How to Spot 'Secret' Airport Security Lines

4:36 PM, Jun 5, 2012   |    comments
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DENVER- The Transportation Security Administration is trying to speed up airport security screenings by asking passengers to choose a security line based on their familiarity with check point procedures.

Most airports have them, but a lot of people don't know about them. These 'secret' security lines could save fliers time.

One is called the Black Diamond line, which is designed for frequent or experienced travelers. Those travelers are familiar with security procedures and have their items out and ready.

The other line is called the Family Line and is typically marked by a green circle.

It is for those traveling with young children. Those fliers may have strollers or need extra time.

Kristy Witzky, who was traveling with her husband and nine-month-old, says the new system really helps her family slow down and reduces stress.

"I know, first of all, that when you get behind that family, you're automatically thinking, 'Oh my gosh! This is going to take forever,'" Witzky said. "But now [the expert traveler] can go on about his way and we don't feel the pressure of traveling."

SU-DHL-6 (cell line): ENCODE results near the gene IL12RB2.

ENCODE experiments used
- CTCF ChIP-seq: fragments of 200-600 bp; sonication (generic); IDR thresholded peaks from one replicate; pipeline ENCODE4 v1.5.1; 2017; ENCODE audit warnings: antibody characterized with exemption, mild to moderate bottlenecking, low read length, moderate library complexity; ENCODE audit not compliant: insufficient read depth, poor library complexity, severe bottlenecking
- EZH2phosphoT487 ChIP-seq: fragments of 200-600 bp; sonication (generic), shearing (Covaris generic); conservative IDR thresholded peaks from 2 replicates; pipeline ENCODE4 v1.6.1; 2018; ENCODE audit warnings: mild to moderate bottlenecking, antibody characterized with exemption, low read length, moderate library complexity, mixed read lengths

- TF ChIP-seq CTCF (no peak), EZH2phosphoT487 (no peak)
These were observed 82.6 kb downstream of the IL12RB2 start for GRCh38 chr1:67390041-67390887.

"We are business travelers," said passenger Jordon Leu. "Our packages are simple. So I believe that will be more efficient."

Some airports also have a third line, which is usually marked by a blue square.

That line is for casual travelers, who often fall somewhere between families and travelers.

The third line is not available at DIA.

Individual airports can decide whether or not to adopt the self select lines. A few major airports that do have this system in place already are: Chicago O'Hare, San Francisco, Boston, Salt Lake, Las Vegas, Minneapolis and Atlanta.

At most airports, like DIA, the lines are in plain sight. But other airports opt to put the Black Diamond line off to the side, almost hidden, where pilots and crew go for screenings.

The catch here is that anyone can go through any line. For example, families don't have to go in the family line if they don't want to. The lines are simply offering suggestions about who should go through them. Ultimately, the choice is up to the traveler.



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